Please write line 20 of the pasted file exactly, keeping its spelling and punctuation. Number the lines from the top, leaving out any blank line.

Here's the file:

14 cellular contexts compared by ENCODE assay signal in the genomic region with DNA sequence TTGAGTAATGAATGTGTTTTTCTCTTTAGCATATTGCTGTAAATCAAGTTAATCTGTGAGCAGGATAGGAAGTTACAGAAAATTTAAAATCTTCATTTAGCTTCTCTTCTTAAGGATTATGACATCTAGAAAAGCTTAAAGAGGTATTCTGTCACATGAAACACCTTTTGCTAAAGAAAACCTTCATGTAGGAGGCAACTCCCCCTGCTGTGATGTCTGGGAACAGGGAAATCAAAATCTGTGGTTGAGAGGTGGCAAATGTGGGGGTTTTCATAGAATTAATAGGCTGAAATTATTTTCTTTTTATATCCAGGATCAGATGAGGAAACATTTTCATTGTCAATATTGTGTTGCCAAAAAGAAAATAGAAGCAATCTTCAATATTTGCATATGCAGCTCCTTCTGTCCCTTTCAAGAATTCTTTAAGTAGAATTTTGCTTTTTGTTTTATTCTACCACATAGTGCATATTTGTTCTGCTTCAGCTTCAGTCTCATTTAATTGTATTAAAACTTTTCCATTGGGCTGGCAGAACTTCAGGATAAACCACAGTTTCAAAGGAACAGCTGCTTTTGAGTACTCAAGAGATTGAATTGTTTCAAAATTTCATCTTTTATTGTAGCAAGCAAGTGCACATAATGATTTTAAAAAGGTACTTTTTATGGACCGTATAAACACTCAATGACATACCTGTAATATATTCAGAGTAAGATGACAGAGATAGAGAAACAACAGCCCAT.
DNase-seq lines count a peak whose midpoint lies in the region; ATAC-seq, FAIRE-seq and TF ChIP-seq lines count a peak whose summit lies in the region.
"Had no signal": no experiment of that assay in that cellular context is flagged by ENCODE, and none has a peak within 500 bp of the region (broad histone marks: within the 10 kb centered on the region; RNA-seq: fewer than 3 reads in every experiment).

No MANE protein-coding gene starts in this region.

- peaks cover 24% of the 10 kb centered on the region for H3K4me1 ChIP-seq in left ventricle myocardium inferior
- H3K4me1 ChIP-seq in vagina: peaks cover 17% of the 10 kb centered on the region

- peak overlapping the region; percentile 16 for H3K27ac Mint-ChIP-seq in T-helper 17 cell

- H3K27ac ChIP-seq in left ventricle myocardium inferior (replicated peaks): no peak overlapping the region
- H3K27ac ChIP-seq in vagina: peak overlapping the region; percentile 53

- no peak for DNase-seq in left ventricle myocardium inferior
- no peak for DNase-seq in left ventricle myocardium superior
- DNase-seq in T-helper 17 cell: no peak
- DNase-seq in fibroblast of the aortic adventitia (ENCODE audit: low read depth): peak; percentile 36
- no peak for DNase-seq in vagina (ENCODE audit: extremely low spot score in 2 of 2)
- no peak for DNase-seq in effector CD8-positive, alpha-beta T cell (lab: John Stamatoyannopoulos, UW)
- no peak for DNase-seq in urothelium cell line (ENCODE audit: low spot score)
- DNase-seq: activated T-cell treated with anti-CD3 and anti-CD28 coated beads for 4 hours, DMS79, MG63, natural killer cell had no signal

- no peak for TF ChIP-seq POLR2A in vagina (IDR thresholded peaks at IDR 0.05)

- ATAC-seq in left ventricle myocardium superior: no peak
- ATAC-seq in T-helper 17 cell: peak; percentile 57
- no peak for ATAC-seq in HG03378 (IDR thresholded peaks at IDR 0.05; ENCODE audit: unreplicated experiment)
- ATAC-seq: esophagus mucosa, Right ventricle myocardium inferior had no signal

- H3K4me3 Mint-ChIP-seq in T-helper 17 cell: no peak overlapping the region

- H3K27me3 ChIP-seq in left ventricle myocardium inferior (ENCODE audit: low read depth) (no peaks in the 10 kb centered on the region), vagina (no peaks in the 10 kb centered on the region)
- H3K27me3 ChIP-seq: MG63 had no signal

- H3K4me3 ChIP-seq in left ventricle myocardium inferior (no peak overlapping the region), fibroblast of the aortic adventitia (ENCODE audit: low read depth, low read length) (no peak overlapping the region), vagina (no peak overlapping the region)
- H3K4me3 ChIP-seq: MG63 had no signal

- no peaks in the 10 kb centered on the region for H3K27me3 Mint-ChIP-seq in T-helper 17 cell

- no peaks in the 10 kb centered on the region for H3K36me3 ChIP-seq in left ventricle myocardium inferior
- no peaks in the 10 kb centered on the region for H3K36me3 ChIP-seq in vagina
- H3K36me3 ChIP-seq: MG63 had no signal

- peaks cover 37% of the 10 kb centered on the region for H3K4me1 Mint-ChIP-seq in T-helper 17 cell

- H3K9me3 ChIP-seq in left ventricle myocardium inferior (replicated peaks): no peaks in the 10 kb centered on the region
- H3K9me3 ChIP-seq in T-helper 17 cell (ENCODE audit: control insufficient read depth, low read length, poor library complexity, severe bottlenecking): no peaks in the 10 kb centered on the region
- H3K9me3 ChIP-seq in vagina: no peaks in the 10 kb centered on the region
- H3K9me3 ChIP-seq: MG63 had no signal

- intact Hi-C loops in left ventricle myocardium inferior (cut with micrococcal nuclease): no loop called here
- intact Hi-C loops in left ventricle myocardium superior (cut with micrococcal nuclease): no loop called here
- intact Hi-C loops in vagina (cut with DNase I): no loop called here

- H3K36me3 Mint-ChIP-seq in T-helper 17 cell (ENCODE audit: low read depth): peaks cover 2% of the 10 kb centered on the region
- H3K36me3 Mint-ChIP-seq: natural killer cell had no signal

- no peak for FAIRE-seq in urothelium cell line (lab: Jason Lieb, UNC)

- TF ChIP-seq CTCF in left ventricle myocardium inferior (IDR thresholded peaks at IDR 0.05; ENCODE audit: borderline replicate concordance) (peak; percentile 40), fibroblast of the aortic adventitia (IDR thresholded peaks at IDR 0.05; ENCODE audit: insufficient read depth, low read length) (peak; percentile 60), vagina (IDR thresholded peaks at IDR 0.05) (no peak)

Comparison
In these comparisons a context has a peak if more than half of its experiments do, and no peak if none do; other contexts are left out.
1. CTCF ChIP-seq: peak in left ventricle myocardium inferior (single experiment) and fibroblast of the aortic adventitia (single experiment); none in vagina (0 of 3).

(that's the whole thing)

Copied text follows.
- ATAC-seq in T-helper 17 cell: peak; percentile 57